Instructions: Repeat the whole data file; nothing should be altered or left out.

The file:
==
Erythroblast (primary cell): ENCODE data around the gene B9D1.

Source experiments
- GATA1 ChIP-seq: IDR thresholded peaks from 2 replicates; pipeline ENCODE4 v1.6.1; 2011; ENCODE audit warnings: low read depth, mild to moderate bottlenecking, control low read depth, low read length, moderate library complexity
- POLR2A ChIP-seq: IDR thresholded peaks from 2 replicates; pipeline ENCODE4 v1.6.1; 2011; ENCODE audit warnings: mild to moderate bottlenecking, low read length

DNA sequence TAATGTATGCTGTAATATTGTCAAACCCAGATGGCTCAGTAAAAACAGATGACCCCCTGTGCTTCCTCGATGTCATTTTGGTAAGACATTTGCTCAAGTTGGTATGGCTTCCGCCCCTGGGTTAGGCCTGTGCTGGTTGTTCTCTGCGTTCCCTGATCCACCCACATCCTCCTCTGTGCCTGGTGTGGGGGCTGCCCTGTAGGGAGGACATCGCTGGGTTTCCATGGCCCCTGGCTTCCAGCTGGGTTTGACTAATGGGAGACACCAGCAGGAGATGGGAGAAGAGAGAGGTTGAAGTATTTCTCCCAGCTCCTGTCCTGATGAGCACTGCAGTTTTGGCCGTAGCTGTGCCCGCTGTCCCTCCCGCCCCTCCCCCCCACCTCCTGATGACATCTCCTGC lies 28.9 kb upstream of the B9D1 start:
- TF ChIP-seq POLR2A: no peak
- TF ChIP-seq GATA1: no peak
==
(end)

Erythroblast (primary cell): ENCODE data around the gene B9D1.

Source experiments
- GATA1 ChIP-seq: IDR thresholded peaks from 2 replicates; pipeline ENCODE4 v1.6.1; 2011; ENCODE audit warnings: low read depth, mild to moderate bottlenecking, control low read depth, low read length, moderate library complexity
- POLR2A ChIP-seq: IDR thresholded peaks from 2 replicates; pipeline ENCODE4 v1.6.1; 2011; ENCODE audit warnings: mild to moderate bottlenecking, low read length

DNA sequence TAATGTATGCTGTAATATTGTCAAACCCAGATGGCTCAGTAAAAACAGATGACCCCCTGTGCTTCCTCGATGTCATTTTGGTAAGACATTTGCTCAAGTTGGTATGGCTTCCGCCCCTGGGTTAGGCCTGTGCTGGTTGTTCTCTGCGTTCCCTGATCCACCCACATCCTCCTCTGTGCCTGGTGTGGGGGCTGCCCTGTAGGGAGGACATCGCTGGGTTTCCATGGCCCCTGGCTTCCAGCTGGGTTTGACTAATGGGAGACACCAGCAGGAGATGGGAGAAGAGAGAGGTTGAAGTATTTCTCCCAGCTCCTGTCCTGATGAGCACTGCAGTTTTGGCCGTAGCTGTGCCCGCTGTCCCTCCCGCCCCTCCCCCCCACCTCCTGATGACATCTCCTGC lies 28.9 kb upstream of the B9D1 start:
- TF ChIP-seq POLR2A: no peak
- TF ChIP-seq GATA1: no peak